Full text: Iceland 1930

everywhere else. Of hospital charges met by the societies one-fourth 
is refunded by the government up to an amount not exceeding 75 
aurar for each member, 
Sickness insurance in Iceland is voluntary, and each society fixes 
for itself the annual premium payable by its members, which must, 
however, be so large as together with the State grant to be considered 
sufficient by the government to meet the expenses against which the 
members are insured. 
So far only eight sickness benefit societies have been formed (all 
n towns and villages) with a total membership numbering 3700. 
The Head of the Medical Profession, the landlaknir (surgeon-gen- 
eral), has the general care of all matters of public health. 
The country is divided into 48 medical districts with as many go- 
vernment-paid doctors; but there is besides them a number of medi- 
cal practitioners and specialists, especially in Reykjavik. The public 
medical officers, besides practising as ordinary physicians, which is 
their chief occupation, are also required to safeguard general hygiene;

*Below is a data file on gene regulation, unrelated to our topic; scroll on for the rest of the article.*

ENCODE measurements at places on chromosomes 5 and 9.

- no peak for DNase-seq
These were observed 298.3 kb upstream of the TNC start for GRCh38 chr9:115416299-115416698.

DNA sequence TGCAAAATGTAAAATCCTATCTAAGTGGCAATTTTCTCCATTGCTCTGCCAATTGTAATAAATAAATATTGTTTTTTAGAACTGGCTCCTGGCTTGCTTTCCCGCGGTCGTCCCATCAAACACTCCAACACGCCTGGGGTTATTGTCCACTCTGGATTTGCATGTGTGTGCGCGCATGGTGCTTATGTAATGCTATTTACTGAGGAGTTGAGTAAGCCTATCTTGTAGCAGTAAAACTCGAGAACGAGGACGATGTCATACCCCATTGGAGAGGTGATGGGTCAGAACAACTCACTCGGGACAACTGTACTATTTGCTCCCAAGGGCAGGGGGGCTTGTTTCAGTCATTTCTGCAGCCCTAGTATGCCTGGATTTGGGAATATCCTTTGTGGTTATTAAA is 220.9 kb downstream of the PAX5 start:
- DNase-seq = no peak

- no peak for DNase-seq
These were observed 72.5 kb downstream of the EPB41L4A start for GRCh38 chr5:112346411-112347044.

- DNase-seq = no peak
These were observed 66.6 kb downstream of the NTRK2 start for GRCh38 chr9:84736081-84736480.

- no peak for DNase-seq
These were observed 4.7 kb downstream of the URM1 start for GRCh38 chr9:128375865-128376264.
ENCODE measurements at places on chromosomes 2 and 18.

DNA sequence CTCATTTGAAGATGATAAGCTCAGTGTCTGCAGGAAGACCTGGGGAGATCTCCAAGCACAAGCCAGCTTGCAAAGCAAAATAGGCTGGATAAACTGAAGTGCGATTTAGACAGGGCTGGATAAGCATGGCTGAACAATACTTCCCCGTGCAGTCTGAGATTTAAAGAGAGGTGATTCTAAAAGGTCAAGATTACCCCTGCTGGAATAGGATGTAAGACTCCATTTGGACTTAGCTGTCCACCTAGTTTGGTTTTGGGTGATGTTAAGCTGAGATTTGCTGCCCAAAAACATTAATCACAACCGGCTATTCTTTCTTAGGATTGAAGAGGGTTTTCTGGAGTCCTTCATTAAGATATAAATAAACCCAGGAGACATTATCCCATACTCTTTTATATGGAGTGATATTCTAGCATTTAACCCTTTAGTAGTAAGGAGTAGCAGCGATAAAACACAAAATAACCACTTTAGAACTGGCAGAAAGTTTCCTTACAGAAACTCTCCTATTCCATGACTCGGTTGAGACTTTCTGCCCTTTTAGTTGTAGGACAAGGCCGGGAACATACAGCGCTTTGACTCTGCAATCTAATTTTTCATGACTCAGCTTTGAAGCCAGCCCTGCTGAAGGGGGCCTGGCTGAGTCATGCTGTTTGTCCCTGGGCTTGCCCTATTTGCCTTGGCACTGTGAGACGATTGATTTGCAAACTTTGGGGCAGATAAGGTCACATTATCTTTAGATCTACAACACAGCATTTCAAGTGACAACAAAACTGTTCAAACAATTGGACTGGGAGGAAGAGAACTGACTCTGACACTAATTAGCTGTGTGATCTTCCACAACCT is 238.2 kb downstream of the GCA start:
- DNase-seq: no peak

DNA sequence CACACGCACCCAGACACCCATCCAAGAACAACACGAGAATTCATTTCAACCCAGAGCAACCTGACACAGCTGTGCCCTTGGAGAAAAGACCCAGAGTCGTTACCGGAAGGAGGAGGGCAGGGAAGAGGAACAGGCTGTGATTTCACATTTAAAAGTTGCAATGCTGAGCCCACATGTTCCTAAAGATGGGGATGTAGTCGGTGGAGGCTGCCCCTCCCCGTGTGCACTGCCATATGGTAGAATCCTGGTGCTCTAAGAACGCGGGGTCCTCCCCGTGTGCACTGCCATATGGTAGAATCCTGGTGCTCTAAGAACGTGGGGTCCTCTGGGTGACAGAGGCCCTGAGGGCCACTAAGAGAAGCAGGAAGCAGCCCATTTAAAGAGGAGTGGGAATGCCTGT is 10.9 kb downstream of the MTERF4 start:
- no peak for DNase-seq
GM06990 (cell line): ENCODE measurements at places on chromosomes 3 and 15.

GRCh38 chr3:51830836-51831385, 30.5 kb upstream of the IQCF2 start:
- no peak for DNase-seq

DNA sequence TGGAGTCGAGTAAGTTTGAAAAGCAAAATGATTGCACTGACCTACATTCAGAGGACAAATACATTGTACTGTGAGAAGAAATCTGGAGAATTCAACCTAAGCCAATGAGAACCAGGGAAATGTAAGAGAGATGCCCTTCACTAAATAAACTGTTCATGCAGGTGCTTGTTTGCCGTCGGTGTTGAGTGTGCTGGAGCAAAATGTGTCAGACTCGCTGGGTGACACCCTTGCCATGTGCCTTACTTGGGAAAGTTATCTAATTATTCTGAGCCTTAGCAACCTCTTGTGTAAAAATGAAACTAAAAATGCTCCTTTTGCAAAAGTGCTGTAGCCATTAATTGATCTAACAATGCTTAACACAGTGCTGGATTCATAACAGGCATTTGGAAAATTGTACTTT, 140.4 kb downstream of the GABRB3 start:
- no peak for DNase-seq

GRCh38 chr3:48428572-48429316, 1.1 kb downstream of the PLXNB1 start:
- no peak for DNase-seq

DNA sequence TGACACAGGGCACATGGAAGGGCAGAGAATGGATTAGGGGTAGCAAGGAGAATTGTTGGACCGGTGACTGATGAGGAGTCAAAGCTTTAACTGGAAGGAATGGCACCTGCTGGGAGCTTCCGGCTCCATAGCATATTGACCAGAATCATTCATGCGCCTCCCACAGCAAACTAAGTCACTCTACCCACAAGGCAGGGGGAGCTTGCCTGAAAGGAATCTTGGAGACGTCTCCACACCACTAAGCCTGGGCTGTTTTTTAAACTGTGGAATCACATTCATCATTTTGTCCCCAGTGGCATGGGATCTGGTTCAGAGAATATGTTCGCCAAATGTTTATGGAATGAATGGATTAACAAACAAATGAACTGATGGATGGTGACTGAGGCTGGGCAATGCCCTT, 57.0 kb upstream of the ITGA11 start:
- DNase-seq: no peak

take steps for the prevention of epidemic diseases; and keep the land- 
leeknir informed concerning the sanitary conditions. In almost every 
parish there is a trained midwife who, as a rule, is also entrusted 
vith the work of vaccination, 
Though the development of hospital service in Iceland has been 
very slow, several districts (and municipalities) have now small gene- 
ral hospitals, partly maintained by the State; but so far a private in- 
stitution in Reykjavik, owned by the Sisters of St. Joseph, has had 
to do duty for a State-owned hospital; this want will, however, soon 
be redressed, for the erection of a public hospital, equipped for gene- 
ral complaints, will be completed this year (1930). 
Of hospitals for special diseases there are the following, all in the 
neighbourhood of Reykjavik: 
A hospital for lepers (60 beds), built in 1898, and donated to Ice- 
‘and by the Danish 1.O.O.F. Leprosy was formerly a very common 
disease in Iceland, and in 1896 there were 236 patients, while at pre- 
sent there are but 30—40; an Asylum for mentally unsound persons, 
a State institution, built in 1907 and greatly extended in 1929 (130 
beds); a sanatorium for tuberculous patients (150 beds), erected by a 
private society in 1910 and taken over by the State in 1916. A law 
of 1921 concerning tuberculosis provides free nursing for tuberculous

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